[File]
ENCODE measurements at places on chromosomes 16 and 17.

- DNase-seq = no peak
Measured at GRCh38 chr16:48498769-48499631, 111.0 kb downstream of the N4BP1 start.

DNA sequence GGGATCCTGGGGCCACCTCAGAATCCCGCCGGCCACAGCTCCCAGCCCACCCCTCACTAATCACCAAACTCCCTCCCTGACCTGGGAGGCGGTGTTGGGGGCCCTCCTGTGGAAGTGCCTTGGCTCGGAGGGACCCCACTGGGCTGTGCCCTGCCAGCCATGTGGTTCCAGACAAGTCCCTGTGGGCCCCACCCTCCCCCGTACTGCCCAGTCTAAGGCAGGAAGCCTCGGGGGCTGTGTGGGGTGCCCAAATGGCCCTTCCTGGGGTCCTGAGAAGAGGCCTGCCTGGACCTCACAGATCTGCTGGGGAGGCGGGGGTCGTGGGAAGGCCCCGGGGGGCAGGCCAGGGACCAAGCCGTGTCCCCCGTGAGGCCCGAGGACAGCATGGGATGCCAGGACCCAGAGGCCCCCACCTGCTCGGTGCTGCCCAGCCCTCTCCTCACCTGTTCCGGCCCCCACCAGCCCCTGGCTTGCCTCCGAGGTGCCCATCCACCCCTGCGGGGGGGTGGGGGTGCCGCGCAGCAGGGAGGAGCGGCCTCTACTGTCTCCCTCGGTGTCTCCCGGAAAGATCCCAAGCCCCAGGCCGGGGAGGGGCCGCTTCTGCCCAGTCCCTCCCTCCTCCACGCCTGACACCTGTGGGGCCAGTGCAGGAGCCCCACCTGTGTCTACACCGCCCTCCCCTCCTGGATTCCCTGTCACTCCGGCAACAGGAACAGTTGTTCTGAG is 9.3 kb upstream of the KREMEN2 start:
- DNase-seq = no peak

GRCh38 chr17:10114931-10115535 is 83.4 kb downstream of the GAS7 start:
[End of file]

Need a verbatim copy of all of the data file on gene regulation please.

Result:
ENCODE measurements at places on chromosomes 16 and 17.

- DNase-seq = no peak
Measured at GRCh38 chr16:48498769-48499631, 111.0 kb downstream of the N4BP1 start.

DNA sequence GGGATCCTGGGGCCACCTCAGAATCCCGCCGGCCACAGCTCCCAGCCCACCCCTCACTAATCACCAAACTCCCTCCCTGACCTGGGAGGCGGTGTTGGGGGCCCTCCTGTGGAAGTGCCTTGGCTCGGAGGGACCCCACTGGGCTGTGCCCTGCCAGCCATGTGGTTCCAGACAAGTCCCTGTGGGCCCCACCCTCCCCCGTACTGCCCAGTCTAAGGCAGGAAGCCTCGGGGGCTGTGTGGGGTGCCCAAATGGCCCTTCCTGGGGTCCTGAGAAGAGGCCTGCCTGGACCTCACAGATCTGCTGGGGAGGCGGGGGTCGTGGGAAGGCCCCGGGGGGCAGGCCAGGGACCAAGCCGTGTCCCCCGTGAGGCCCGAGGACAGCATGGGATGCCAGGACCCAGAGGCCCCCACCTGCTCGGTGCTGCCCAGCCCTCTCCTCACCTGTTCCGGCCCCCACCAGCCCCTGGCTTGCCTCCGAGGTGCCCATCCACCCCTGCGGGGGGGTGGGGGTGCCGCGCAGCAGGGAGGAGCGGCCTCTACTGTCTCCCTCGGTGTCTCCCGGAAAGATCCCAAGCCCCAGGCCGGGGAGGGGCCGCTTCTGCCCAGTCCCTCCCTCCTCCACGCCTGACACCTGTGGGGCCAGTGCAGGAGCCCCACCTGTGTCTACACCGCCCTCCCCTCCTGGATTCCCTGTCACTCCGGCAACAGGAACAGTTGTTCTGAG is 9.3 kb upstream of the KREMEN2 start:
- DNase-seq = no peak

GRCh38 chr17:10114931-10115535 is 83.4 kb downstream of the GAS7 start: